I like the idea of one Earth, one ocean. We all know by now that everything is connected. But do we really understand what that means? It means that everything we do makes a difference. Whether we leave a tiny piece of plastic on the beach or decide to pick it up, whether we use fertilizers and insecticides or organic gardening methods, it all makes a difference.

Let’s celebrate nature, the ocean, and this one world today and every day. For more information on what we can do to help the ocean and ocean life, click here.

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Sea Turtle Rescues and Spring Break Road Trips

sea turtleA record 242 sea turtles were rescued from the icy waters around Cape Cod this winter and most have now been released into the warmer ocean waters around Florida.

Sea turtles are susceptible to hypothermia and can strand on Cape Cod beaches during the fall and winter. Volunteers from the Massachusetts Audubon Sanctuary at Wellfleet Bay walk the beaches, find the cold-stunned turtles, and transport them to the New England Aquarium Animal Care Center near Boston. In an average year, about 70 juvenile, Kemp’s ridley, loggerhead and green sea turtles are taken in, according to the New England Aquarium website. This past season’s total of 242 was the largest yet recorded.

Aquarium facilities all along the Northeast coast made room for the sea turtles. Then this spring, once the turtles were warmed and revitalized, the road trips to Florida began. Volunteers picked the sea turtles up and drove them to the Florida beaches.

I wonder what the sea turtles were thinking during those road trips. After suffering through the Cape Cod winter season, I’m sure they must have been looking forward to swimming in warmer ocean waters and soaking up the sun.

Click here for sea turtle Spring Break photos showing one of the releases in Florida.

Sea turtles are one of the Earth’s most ancient animals. The seven species that can be found today have been around for about 110 million years, since the time of the dinosaurs. By comparison, modern humans have only been around for a fraction of that time – about 200 thousand years.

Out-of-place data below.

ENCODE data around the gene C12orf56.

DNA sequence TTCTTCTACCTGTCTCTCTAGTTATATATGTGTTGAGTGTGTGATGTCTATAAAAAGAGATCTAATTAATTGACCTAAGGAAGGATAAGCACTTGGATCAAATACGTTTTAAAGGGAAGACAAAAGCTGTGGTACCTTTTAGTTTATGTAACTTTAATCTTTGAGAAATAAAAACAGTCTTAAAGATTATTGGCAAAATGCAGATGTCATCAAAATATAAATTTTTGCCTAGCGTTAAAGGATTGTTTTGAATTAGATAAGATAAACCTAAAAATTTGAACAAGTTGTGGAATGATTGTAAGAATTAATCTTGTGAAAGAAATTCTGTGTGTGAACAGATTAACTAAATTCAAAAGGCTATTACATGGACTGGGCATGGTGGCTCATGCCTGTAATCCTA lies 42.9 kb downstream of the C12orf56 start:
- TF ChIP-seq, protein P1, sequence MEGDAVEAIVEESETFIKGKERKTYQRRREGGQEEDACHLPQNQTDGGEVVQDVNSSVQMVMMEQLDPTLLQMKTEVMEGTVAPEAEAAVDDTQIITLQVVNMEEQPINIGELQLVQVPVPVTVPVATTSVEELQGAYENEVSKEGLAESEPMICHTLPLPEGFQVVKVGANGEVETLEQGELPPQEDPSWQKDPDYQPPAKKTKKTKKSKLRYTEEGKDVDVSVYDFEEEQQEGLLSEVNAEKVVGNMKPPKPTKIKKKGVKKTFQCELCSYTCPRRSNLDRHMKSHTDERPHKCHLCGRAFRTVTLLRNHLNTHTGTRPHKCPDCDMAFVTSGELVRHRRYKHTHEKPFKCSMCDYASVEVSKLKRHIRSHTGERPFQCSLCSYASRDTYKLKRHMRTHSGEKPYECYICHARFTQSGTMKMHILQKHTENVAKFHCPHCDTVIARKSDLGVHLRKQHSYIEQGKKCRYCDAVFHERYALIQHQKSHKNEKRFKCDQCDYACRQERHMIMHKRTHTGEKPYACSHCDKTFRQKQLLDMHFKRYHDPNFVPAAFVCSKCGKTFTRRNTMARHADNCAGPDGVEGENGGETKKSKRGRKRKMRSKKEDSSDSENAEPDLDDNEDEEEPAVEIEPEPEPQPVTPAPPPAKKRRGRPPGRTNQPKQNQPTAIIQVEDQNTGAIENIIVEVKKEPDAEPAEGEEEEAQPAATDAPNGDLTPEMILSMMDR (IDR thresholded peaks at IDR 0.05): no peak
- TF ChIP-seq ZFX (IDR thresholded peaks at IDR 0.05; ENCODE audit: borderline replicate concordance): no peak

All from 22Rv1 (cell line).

Unlike other turtles, sea turtles can’t retract their legs and head into their shells.

Sea turtles play a part in my novel, Ocean Echoes, which will hopefully be published someday (I know, I keep saying that).

Ocean Victories

ocean

The ocean rejuvenates, inspires, and restores us. It gives us so much, but any ocean-related news is too often depressing. One of the reasons I love the nonprofit group Oceana is that it does something about the depressing news. Members receive notifications of petitions to sign and the group works with lawyers and politicians to create real environmental change. So for some good news, here are a few ocean victories that came about this year:

1. Nearly 40,000 people signed an Oceana petition asking Alibaba.com to stop selling leather products made from manta rays. The company listened and the products were removed from the website.

2. The first permanent safe haven in continental U.S. waters for the endangered Pacific leatherback turtle was established when the government designated about 42,000 square miles off the West Coast as critical habitat.

3. The European Parliament approved a ban on shark finning. The EU is the world’s largest exporter of shark fins to Hong Kong and China. This new rule is a step toward the protection and conservation of sharks around the world.

4. New laws passed by the Chilean senate will close all of Chile’s 118 seamounts to bottom trawling, impose science-based fishing quotas, and improve monitoring on Chilean fishing vessels to drastically reduce untargeted catch or bycatch.

5. Responding to petitions filed by Oceana, the government announced that it will consider the West Coast population of great white sharks for listing under the federal Endangered Species Act by June 2013. This unique population of sharks may only have a few hundred adults remaining.

Have We Progressed and Is Progress Worth It?

Novel themes are fun because they’re subtle. It’s possible to read a book without realizing what the theme is even though it’s usually there, lurking in the background.